*** ½

 

8. ROH World Championship Match

Jay Briscoe vs. Adam Cole

 

Briscoe landed some vicious strikes in the corner, and Cole responded with a topé out on the floor. Cole locked in a figure four around the ring post and went after the leg. Cole took control in the middle portion of the match landing a fireman’s carry over the knee neckbreaker. Cole landed another neckbreaker over the knee for two. Jay responded with a Death Valley driver on the apron! Briscoe went for the Jay Driller, but Cole countered into a figure four. Cole landed a German suplex from the top rope with Jay landing on his head; he followed it with a couple of superkicks and the Florida Key for two. He went back to the figure four. Briscoe sent Cole into Todd Sinclair for a ref bump. Steve Corino made it out and offered Cole a SCUM shirt, Nigel jumped up on the apron and hung Corino hung setting up for a tower of London on Corino and he took him to the back. Jay then landed the Jay driller for the win. Cole and Jay shook hands after the match and they teased a Cole heel turn, but he just slid to the outside and to the back. The mainevent was fine, but the thing is that ROH has been doing way too many run-ins and ref bumps in mainevent matches and this was no exception. The Tower of London spot was awesome, I just don’t know if they should have done the ref bump.

***

 

WWE Monday Night RAW May 6th 2013

Roanoke Civic Centre, Roanoke, Virginia

 

Overall Thoughts:

 

Given the fact that we are only a week away from Extreme Rules, and they have had a ton of time to build to it, I really am underwhelmed with the Extreme Rules show at this point in time. Sure, there is the Shield tag team title match, but other than that there really isn’t anything on the show that I am looking forward to. Triple H versus Brock Lesnar could be a good match, but given that their other two matches didn’t live up to expectations, and the build to this match has been rather lacklustre, I am not terribly excited for the match. It is being built as an old-school kind of cage match, and they could land up with something special if they have Lesnar pull off a performance like he did with Cena at last year’s Extreme Rules, but I don’t know if that will be the case. There is also the matter of the Cena/Ryback match, and granted there isn’t another major program on the horizon right know, but I have absolutely no interest in that match whatsoever. As for this show, it wasn’t awful, and I wouldn’t even say that it was bad, but it was completely uninspiring from almost every angle, and they could have built to something halfway decent given that they have had so much time to put there major angles into motion.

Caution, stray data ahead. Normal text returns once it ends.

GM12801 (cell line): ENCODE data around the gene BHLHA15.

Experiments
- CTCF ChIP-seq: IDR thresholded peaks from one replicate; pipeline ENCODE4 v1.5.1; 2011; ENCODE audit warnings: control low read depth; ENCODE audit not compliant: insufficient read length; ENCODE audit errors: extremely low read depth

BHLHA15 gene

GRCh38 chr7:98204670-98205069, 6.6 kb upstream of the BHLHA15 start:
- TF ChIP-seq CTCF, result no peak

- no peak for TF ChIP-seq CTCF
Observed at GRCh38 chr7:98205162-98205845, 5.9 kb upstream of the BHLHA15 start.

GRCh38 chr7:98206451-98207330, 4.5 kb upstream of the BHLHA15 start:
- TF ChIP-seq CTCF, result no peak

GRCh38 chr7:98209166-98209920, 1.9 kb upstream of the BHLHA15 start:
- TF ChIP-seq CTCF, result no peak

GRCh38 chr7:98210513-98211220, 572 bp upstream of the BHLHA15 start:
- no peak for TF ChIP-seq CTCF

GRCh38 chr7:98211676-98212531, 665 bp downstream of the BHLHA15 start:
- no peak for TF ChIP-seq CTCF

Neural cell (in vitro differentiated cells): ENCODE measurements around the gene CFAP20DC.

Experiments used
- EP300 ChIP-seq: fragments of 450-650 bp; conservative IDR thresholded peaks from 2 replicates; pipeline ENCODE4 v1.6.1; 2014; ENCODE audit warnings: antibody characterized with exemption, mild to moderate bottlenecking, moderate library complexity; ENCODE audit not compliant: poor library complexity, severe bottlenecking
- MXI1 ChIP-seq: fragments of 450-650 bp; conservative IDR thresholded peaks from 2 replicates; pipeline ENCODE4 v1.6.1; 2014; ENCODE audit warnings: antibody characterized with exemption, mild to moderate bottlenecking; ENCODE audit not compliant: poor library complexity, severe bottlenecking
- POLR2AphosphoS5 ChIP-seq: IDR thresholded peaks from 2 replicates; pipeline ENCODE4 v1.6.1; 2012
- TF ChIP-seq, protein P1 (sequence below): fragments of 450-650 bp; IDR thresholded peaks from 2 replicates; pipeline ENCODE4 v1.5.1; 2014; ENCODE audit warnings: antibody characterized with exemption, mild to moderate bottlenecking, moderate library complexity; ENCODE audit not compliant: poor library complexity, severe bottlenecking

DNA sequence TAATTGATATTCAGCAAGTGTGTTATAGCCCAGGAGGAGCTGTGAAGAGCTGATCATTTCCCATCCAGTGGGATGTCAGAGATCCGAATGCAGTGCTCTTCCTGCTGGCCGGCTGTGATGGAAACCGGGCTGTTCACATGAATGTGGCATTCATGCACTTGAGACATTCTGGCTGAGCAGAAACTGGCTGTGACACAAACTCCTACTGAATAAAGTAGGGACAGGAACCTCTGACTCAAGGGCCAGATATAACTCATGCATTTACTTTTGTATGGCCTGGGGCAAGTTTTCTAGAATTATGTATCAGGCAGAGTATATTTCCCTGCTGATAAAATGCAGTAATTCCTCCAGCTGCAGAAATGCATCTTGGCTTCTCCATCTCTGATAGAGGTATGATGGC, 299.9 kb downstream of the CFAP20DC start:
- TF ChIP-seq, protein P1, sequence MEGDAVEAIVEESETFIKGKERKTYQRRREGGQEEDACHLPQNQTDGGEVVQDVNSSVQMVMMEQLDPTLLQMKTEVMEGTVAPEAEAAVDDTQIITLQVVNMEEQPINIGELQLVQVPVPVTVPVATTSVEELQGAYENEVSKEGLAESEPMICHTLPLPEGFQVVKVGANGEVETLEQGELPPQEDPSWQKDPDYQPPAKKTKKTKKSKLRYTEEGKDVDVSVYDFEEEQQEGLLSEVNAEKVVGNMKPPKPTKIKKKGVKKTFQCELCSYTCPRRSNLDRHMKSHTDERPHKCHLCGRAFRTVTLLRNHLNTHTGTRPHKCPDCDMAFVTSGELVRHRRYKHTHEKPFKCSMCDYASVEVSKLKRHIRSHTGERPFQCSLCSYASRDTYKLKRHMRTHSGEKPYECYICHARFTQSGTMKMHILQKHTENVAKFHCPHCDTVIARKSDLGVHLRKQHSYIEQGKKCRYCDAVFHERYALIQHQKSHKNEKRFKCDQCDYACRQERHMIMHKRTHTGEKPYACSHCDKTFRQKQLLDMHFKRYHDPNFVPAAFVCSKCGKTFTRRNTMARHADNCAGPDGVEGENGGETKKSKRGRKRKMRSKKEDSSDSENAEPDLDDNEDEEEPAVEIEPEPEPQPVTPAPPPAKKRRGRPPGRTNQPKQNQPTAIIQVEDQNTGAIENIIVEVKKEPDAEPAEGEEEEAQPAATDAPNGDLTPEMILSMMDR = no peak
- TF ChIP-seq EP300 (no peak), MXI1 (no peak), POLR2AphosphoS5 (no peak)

They aired a dramatic Impact style video of Brock Lesnar and Paul Heyman invading WWE headquarters with a promise to show footage later on in the night, and boy did they do a lot of showing. There was also a recap of the Shield match from last week. Cena made it out to open the show with an ankle that was not in fact taped up. He said that people had questions, and he would answer them in the same fashion as “Ancient Chinese Philosopher” Daniel Bryan. He proceeded to do Bryan’s yes/no gimmick to some comedy questions, which simply came across as lame. He yelled “the champ is here”, but Vickie made her way out to interrupt. She pointed out that there was still no stipulation for Cena’s match with Ryback. She stated that she wanted a stipulation fair to both champion and challenger, and brought Ryback out. Cena suggested some comedy stipulations such as a “whining match”. He proceeded to do some atrocious comedy impersonating Ryback. Ryback once again did the spoiled child heel gimmick, and it simply doesn’t fit in with his character. He delivered some over scripted dialogue before optioning for a last man standing match and walking off. Even though Ryback is extremely annoying in his current role, and more in a go-away heat fashion more than anything else, he was far less annoying in this segment than Cena. Cole showed some tweets featuring Brock Lesnar and Paul Heyman at WWE headquarters. After the break they announced that Ryback would face Cena in a last man standing match. Damien Sandow made it out singing to the rhythm of Orton’s theme song – they really should be doing more with him. Orton has shaved his head again, which is a shame given that his 2005 look really gave him some much needed freshness. Sandow got his offence, but they didn’t go nearly as long, nor was Sandow made to look as competitive as in Orton’s match with Rhodes last week. While Orton was walking back up the ramp Show made it through the curtain and knocked him out.